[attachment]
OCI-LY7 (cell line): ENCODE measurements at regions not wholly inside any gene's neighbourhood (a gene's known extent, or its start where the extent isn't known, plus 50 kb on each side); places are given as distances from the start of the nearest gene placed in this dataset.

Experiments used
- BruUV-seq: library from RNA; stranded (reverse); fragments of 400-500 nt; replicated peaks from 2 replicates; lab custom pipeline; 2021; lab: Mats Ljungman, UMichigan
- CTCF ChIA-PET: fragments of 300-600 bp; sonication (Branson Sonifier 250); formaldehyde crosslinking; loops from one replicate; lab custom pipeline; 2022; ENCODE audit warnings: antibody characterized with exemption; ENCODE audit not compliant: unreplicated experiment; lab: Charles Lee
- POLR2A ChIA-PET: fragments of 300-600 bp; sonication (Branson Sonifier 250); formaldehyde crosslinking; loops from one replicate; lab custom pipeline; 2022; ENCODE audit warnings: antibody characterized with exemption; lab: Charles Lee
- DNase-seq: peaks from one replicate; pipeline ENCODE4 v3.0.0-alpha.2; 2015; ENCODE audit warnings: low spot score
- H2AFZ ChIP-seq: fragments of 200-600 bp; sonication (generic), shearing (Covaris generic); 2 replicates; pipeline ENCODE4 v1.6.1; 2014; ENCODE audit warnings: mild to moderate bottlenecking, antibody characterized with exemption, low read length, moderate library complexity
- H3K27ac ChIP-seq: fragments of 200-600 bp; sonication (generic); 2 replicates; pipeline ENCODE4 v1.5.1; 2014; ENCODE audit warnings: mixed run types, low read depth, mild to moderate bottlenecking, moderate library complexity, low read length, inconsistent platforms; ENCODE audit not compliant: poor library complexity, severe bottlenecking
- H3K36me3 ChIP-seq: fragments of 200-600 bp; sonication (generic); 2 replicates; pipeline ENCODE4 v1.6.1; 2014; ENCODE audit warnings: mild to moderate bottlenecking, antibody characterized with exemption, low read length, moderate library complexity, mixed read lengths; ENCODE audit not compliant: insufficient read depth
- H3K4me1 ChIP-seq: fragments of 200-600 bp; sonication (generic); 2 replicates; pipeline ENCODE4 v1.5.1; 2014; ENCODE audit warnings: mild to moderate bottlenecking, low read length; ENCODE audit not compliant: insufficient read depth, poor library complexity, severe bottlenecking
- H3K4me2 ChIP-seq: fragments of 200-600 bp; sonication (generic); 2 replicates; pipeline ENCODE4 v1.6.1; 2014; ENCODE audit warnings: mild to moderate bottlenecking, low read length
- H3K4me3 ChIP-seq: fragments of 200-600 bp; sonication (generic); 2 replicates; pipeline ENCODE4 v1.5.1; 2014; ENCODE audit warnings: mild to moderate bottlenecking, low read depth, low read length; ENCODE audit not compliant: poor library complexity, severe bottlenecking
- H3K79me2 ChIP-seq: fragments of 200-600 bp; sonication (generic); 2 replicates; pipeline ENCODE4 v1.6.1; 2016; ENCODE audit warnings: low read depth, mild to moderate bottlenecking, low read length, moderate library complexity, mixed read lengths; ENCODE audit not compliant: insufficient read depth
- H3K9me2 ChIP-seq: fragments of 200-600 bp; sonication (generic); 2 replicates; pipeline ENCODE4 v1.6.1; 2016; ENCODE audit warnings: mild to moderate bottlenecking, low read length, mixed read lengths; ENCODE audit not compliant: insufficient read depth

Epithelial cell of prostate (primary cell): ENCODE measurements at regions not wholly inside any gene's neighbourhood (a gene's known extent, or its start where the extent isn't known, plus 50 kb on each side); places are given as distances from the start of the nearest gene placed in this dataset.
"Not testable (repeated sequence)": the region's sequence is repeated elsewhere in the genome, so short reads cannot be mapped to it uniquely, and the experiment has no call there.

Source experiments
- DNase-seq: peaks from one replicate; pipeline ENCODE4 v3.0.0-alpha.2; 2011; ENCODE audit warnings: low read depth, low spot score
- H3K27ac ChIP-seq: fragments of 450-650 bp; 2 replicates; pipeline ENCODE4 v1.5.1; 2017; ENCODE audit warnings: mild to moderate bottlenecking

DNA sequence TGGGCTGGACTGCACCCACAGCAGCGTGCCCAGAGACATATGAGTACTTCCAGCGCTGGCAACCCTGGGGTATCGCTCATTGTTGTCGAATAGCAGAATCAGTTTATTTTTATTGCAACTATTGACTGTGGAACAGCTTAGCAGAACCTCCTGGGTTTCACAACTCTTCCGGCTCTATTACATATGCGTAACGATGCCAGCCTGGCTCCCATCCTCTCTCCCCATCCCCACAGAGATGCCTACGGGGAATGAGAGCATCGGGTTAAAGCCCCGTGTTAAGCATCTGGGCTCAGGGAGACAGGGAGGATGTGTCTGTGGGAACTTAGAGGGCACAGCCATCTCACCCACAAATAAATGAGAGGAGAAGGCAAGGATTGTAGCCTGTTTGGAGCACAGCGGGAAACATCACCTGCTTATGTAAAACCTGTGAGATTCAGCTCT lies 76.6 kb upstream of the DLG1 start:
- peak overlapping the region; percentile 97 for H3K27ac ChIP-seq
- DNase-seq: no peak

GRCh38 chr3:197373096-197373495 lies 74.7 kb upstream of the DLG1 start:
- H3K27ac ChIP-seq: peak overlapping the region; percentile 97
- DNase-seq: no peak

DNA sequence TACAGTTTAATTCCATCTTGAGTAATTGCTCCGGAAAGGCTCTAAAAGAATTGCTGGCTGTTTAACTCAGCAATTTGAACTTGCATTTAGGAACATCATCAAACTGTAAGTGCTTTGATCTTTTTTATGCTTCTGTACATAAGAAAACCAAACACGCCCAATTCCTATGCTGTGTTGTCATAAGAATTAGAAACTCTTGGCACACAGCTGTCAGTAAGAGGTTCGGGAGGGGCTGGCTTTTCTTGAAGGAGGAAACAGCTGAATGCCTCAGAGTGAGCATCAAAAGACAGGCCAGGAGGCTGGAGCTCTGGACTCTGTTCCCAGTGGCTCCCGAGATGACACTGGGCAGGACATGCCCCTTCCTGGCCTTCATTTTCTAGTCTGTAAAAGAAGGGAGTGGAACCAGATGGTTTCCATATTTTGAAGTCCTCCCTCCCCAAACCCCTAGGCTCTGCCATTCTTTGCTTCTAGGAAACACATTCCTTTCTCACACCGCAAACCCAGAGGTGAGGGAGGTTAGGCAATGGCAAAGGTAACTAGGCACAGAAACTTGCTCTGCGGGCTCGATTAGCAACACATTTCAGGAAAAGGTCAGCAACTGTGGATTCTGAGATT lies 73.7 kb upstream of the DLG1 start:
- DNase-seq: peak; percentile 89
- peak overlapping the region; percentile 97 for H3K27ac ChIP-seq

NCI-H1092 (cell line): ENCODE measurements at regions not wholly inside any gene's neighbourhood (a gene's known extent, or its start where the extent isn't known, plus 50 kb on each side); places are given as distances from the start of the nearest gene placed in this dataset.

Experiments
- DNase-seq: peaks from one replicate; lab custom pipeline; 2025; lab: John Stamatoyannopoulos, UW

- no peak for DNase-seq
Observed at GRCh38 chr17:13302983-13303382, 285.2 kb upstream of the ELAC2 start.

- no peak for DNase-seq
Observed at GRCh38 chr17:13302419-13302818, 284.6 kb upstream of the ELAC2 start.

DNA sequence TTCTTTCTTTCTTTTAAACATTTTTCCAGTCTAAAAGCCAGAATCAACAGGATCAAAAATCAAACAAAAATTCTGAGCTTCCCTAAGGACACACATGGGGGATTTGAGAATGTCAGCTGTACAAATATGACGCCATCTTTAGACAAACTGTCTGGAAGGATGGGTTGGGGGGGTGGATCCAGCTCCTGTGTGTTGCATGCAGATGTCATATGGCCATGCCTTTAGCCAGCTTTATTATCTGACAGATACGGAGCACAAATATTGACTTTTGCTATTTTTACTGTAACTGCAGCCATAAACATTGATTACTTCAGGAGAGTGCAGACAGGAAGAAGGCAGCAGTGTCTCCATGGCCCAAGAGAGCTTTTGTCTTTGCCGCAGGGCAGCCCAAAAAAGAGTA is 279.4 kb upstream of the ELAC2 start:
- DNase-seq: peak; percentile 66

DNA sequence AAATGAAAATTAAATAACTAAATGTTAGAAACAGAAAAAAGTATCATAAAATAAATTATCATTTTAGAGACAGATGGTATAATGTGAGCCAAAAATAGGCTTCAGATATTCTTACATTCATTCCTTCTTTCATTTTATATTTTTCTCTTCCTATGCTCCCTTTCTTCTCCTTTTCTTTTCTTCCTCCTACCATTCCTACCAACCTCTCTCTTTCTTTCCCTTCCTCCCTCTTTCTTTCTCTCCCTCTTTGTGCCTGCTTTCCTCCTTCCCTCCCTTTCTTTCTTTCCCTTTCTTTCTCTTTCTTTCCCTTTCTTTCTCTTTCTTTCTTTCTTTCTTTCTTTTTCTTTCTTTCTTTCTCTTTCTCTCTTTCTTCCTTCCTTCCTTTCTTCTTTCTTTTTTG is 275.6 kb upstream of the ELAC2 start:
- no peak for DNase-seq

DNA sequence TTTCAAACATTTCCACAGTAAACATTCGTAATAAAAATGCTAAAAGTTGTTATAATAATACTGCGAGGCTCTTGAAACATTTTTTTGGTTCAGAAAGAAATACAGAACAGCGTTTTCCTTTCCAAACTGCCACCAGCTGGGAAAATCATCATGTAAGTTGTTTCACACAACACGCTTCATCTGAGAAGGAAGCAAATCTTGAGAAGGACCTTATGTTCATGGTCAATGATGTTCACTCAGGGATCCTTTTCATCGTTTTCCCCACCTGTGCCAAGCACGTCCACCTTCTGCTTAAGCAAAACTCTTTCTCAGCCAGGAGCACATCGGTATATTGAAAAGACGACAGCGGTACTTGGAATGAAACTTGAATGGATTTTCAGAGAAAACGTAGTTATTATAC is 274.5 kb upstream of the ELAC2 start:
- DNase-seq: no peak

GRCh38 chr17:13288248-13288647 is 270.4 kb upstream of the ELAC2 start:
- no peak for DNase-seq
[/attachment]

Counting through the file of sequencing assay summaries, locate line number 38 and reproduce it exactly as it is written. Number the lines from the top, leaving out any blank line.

DNA sequence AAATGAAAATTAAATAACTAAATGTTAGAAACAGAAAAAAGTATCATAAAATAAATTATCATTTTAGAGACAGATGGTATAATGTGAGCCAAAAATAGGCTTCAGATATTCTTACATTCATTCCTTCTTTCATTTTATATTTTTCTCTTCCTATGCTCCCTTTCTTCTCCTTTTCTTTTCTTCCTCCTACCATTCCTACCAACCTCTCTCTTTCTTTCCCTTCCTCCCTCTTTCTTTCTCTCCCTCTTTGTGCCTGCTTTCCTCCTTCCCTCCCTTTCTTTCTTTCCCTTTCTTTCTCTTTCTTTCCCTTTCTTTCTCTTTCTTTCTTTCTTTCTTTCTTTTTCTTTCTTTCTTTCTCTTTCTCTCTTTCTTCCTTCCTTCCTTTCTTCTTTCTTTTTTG is 275.6 kb upstream of the ELAC2 start: